Survey finds nearly one in five women could have an eating disorder

Kathryn Wheeler
By Kathryn Wheeler,
updated on Dec 18, 2020

Survey finds nearly one in five women could have an eating disorder

New data from The Health Survey for England uncovered that 19% of women screened positive for a possible eating disorder when questioned about their relationship with food

According to charity Beat, eating disorders are complex mental illnesses that can involve restricting or avoiding food, bulimia, binge eating, and anorexia. As with all experiences, eating disorders exist on a scale but, wherever someone sits on that scale, it’s still vital to take their experiences seriously.

Monitoring the trends of the nation’s health, the Health Survey for England (2019) has uncovered some worrying trends. After surveying 8,205 adults and 2,095 children, the report found that nearly one in five women (19%) screen positive for a possible eating disorder, with prevalence highest among those aged under 35 years old.

In the survey, participants were asked whether, during the last year, they:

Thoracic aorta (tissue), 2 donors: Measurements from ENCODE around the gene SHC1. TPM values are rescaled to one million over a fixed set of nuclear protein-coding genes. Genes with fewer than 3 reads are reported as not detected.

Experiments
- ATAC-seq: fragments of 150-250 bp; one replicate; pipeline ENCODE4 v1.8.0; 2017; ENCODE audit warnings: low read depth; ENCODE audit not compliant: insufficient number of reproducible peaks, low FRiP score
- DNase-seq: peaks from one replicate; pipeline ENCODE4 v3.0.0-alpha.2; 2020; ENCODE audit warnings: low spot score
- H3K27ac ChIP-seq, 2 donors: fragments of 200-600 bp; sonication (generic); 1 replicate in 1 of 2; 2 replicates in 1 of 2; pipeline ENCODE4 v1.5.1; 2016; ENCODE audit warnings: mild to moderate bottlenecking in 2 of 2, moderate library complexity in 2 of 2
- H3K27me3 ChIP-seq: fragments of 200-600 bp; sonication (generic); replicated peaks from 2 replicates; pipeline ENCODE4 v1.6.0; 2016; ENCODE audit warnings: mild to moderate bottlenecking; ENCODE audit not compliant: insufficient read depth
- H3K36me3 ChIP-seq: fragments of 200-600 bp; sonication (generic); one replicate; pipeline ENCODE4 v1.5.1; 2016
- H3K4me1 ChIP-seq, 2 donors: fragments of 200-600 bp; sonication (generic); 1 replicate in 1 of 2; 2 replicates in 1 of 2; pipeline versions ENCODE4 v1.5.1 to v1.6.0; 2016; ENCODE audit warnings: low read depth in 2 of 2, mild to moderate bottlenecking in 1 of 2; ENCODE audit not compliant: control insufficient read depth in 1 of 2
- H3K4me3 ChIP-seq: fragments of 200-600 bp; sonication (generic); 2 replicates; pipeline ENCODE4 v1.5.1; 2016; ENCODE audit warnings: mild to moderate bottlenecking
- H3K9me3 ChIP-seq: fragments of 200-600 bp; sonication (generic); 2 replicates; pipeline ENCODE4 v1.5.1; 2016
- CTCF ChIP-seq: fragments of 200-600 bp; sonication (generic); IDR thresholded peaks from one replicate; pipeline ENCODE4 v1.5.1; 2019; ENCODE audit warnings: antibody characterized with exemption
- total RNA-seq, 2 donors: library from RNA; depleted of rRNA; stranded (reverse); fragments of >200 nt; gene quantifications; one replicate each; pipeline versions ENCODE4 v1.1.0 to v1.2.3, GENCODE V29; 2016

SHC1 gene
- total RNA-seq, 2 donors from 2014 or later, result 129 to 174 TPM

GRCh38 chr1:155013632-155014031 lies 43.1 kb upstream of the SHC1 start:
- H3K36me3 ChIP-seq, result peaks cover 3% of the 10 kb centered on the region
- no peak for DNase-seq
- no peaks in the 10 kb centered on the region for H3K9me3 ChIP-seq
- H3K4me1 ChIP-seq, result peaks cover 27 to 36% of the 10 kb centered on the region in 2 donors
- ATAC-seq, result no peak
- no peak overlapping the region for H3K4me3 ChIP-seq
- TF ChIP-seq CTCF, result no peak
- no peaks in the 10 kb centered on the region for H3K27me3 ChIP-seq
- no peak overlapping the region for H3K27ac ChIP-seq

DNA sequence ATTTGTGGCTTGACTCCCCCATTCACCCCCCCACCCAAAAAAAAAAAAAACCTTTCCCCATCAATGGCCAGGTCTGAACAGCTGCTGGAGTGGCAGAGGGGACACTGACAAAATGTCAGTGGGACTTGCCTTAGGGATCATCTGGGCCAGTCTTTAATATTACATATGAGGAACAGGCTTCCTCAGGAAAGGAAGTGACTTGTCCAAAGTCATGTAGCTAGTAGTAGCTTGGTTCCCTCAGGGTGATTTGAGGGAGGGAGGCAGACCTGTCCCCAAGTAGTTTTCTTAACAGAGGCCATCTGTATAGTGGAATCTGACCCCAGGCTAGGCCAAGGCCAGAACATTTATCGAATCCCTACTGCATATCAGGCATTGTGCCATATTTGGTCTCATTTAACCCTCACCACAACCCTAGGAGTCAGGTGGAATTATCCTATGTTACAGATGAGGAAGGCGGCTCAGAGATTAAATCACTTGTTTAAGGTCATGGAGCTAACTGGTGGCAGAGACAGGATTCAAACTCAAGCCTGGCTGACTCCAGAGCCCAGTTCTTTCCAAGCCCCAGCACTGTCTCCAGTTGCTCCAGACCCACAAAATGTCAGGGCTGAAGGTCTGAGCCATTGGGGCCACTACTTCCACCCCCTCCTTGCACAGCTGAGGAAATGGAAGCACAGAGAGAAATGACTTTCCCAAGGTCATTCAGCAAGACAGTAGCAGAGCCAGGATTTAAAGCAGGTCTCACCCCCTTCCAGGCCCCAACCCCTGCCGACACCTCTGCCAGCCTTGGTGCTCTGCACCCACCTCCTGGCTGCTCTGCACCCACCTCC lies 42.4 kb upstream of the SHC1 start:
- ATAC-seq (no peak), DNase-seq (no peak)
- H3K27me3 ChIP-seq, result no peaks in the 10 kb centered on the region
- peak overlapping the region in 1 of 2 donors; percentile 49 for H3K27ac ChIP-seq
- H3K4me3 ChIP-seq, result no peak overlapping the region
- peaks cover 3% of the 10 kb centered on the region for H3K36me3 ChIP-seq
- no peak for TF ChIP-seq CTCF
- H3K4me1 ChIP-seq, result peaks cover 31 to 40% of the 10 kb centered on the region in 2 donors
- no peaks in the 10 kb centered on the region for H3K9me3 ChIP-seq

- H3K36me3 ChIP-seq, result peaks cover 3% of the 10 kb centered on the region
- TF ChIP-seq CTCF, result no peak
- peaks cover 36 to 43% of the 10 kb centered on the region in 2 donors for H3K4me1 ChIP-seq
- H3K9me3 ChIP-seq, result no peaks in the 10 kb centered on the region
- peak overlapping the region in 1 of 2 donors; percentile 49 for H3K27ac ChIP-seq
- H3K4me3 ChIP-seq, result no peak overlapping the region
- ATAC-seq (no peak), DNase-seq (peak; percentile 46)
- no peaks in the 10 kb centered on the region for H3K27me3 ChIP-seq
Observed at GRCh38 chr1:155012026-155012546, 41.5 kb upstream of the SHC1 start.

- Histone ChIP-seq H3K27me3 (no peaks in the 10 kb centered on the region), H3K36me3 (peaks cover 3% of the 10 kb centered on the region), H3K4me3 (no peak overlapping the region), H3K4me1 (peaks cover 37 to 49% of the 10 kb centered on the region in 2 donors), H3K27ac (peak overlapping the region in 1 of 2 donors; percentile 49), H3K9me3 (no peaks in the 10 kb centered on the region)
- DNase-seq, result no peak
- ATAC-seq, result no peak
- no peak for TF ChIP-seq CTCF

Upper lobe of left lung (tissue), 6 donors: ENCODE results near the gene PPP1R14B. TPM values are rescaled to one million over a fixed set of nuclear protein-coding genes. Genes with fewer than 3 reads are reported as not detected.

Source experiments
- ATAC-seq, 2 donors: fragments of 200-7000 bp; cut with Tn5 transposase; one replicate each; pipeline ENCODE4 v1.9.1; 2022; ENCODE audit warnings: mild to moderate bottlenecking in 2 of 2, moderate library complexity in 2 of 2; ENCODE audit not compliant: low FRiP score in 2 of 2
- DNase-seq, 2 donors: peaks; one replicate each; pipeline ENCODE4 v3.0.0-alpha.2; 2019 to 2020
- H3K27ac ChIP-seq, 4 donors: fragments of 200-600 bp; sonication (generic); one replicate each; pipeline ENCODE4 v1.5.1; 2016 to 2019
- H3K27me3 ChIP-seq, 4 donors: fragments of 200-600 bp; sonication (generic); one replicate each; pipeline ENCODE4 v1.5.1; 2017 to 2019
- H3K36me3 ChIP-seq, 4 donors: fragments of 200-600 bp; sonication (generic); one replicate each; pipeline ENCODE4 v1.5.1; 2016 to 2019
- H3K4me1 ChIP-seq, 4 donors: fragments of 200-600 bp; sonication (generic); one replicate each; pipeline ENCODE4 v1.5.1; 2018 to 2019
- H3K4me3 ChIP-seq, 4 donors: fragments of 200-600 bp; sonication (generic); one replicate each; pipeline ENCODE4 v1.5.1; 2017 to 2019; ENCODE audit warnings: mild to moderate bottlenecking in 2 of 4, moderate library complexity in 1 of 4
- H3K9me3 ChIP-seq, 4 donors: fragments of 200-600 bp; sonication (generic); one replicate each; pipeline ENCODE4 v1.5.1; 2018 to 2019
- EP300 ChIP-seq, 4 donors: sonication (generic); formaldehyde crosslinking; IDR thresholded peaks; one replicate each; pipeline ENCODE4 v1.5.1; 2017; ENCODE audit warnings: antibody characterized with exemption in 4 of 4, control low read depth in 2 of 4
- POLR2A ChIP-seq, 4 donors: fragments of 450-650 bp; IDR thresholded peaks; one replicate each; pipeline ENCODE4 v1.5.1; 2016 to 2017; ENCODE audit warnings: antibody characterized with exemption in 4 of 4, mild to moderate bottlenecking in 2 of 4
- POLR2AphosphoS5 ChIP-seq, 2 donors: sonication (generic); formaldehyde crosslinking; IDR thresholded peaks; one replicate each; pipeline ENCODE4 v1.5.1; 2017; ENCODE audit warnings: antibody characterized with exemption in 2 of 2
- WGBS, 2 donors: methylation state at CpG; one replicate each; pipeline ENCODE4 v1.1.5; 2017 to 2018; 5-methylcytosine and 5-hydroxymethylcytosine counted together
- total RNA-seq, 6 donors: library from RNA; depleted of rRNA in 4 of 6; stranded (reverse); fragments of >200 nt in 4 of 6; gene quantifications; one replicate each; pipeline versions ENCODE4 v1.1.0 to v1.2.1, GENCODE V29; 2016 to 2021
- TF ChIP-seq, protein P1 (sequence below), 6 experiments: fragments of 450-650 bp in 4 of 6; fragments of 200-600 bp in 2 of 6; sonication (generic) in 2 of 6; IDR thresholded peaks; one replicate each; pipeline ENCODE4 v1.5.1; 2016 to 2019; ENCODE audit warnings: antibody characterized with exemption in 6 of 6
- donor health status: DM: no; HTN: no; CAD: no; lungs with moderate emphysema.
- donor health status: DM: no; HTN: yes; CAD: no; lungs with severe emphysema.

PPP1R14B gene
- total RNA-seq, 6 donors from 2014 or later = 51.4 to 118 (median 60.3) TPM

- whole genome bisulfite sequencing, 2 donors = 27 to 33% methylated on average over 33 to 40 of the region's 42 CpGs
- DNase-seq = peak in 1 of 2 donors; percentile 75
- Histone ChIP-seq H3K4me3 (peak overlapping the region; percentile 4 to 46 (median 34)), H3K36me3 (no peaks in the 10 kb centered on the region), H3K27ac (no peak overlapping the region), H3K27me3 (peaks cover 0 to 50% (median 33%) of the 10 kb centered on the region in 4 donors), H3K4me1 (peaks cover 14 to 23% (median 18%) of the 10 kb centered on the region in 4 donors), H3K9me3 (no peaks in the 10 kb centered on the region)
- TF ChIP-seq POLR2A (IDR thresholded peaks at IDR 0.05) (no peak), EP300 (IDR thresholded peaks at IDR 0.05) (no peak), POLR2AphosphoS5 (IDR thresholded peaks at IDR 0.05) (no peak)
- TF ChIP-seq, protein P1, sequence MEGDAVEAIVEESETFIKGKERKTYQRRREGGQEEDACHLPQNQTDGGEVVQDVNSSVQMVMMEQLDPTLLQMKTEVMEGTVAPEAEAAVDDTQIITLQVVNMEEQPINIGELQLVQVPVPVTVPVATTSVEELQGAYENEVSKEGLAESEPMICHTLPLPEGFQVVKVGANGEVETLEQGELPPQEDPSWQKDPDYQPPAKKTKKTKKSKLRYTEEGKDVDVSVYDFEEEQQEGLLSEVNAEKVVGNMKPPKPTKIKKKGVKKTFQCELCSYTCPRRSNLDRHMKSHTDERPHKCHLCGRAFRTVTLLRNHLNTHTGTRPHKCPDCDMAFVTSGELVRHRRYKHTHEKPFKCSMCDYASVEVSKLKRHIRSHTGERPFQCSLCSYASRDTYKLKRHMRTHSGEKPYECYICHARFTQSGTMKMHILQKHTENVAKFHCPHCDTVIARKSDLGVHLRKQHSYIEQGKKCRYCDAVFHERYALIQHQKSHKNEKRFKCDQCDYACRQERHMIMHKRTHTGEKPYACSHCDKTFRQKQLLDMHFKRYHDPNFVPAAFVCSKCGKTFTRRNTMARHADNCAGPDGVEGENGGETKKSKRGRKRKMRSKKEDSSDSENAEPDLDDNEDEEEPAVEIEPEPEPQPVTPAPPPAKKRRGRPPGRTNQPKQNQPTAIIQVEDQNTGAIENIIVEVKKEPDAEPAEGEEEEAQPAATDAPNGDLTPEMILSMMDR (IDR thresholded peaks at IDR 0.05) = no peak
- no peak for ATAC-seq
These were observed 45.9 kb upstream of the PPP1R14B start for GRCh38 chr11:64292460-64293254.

• Had lost more than one stone in a three month period
  • Had made themselves sick because they felt uncomfortably full
  • Had worried they had lost control over how much they ate
  • Had believed themselves to be fat when others said they were too thin
  • Would have said food dominated their life

While these survey questions, known as the SCOFF questionnaire, cannot diagnose an eating disorder – a full clinical examination is required for that – those who score two or more ‘yes’ answers become a positive screening for a ‘possible eating disorder’.

Eating disorders, like many mental illnesses, are shrouded in misconceptions and stereotypes. These are damaging because they may prevent people from reaching out for help, and make it harder for others to spot the signs.

When it comes to eating disorders, the experiences of men aren’t always as recognised. But, The Health Survey for England found that one in eight men also screened positive for a possible eating disorder, highlighting the importance of pushing past stereotypes, and acknowledging the many different lives that are affected.

As we head towards the Christmas season, we know that it can be a difficult time of year for those living with eating disorders. Beat’s helpline is open 365 days of the year, 9am–8pm during the week and 4pm–8pm on weekends and bank holidays. For support, call:

  • Helpline: 0808 801 0677
  • Studentline: 0808 801 0811
  • Youthline: 0808 801 0711

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